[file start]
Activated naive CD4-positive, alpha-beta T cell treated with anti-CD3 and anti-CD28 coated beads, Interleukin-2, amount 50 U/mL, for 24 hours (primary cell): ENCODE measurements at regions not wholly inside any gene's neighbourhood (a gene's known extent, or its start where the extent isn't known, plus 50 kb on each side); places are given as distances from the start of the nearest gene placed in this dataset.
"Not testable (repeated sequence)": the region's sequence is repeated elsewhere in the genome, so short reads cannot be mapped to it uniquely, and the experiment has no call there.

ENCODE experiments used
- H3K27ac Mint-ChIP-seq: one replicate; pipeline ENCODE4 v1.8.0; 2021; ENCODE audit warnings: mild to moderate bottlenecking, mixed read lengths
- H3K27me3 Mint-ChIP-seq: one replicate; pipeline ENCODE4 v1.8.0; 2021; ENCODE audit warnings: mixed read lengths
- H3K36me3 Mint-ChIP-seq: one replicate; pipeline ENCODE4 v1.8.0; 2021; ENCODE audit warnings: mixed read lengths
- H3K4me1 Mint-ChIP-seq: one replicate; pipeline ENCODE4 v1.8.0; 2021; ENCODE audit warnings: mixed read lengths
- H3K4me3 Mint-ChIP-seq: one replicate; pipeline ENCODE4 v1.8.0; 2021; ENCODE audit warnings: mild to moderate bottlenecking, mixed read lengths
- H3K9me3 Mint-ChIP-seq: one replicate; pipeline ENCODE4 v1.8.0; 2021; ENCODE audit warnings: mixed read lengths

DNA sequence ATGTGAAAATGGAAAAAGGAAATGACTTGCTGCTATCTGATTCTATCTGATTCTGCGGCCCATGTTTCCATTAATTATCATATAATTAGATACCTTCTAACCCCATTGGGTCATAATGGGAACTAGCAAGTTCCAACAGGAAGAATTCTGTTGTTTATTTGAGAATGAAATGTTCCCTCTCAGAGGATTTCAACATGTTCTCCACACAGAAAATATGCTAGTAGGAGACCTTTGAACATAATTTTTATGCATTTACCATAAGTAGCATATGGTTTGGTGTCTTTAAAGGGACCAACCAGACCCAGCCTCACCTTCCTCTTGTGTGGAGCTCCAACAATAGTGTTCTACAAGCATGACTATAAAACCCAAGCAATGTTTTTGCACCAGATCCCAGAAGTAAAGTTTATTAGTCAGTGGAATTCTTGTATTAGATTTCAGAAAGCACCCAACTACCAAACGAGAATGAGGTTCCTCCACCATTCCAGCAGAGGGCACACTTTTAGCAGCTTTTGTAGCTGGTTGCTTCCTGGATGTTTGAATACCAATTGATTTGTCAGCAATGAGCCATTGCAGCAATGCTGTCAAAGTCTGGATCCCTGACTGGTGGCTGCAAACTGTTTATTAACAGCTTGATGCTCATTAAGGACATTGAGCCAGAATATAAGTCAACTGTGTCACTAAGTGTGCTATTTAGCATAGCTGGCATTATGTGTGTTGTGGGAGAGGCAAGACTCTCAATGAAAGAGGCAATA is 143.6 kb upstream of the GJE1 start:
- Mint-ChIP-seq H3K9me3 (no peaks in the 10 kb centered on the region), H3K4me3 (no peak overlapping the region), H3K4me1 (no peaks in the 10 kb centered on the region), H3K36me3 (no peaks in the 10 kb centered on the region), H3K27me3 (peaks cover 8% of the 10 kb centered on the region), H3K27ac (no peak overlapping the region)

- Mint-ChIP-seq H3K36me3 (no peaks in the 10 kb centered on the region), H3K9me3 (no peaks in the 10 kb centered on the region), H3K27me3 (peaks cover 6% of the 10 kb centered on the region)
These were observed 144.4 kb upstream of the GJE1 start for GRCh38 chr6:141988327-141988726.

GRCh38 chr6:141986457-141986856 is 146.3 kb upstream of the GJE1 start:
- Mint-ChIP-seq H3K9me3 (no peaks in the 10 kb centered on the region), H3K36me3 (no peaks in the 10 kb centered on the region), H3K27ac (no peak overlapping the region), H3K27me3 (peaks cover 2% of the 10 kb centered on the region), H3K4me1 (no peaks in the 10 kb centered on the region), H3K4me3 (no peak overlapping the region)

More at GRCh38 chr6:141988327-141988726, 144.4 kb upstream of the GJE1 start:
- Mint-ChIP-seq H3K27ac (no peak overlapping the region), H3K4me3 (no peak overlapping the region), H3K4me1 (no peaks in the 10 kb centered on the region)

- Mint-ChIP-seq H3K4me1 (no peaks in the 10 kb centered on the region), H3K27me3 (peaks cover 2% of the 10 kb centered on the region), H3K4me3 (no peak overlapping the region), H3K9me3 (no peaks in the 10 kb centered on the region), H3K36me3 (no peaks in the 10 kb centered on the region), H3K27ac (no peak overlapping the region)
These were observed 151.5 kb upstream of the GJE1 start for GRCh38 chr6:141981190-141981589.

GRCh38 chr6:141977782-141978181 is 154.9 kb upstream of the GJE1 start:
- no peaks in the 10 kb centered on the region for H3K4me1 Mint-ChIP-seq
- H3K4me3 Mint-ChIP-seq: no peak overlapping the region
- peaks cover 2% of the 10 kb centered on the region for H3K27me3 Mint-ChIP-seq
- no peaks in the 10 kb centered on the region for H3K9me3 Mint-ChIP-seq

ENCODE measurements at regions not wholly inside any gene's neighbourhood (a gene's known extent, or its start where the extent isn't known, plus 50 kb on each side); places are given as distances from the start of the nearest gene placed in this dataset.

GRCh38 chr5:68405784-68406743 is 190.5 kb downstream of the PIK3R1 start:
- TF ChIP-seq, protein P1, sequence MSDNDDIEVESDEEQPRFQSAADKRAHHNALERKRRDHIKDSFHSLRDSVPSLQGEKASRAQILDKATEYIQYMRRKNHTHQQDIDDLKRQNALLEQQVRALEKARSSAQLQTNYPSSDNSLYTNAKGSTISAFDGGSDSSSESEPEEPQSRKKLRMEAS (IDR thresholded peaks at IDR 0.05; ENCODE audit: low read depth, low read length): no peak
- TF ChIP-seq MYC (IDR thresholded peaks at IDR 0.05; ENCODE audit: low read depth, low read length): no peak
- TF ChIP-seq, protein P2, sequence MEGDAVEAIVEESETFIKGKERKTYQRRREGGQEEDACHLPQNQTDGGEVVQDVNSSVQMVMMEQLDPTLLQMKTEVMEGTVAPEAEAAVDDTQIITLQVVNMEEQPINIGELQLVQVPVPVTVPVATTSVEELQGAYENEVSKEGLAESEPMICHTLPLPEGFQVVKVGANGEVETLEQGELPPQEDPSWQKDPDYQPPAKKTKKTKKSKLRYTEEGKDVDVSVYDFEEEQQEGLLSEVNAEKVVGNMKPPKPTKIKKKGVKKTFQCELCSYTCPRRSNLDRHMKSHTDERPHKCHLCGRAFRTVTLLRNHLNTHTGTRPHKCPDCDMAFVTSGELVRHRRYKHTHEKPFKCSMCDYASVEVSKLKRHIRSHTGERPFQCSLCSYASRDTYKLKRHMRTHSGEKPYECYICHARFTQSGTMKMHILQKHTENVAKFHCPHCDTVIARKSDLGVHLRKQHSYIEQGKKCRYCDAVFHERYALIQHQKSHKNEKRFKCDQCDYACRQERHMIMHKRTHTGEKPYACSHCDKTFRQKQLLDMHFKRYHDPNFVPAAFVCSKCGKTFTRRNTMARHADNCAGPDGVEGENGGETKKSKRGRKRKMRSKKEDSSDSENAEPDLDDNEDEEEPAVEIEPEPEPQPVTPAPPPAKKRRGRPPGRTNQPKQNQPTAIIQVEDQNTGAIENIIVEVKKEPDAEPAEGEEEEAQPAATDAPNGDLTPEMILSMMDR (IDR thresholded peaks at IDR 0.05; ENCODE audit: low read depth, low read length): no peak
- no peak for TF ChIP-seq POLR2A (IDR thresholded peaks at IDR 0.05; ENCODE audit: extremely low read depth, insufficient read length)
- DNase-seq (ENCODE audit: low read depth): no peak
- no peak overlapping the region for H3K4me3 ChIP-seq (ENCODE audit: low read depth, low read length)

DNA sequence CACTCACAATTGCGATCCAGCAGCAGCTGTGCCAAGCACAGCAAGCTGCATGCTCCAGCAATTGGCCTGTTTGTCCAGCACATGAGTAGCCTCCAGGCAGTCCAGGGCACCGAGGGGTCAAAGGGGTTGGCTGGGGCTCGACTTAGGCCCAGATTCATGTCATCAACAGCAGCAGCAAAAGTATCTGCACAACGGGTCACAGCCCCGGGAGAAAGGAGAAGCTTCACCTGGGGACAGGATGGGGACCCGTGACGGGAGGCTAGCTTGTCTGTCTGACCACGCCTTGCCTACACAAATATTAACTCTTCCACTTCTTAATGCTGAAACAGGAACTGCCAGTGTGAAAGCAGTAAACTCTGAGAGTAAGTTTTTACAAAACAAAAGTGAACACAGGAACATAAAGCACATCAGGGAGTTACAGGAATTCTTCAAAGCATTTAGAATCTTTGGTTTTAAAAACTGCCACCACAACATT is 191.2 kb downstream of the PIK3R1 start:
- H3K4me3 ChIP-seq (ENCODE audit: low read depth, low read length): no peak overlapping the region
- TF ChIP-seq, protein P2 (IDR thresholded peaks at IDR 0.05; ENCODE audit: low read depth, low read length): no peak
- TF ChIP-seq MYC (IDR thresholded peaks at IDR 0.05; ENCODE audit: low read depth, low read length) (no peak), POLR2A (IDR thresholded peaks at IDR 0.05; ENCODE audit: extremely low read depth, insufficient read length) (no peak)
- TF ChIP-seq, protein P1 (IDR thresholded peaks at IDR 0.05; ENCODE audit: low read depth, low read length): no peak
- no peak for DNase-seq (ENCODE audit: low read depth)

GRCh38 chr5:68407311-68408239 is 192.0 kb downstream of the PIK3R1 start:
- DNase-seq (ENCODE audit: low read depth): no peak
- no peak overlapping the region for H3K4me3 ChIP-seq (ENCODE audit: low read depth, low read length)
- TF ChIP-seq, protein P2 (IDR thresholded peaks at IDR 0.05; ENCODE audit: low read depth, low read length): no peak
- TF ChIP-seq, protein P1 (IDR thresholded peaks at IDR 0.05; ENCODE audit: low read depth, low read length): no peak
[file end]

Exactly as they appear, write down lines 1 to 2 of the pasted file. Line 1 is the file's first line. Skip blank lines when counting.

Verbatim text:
Activated naive CD4-positive, alpha-beta T cell treated with anti-CD3 and anti-CD28 coated beads, Interleukin-2, amount 50 U/mL, for 24 hours (primary cell): ENCODE measurements at regions not wholly inside any gene's neighbourhood (a gene's known extent, or its start where the extent isn't known, plus 50 kb on each side); places are given as distances from the start of the nearest gene placed in this dataset.
"Not testable (repeated sequence)": the region's sequence is repeated elsewhere in the genome, so short reads cannot be mapped to it uniquely, and the experiment has no call there.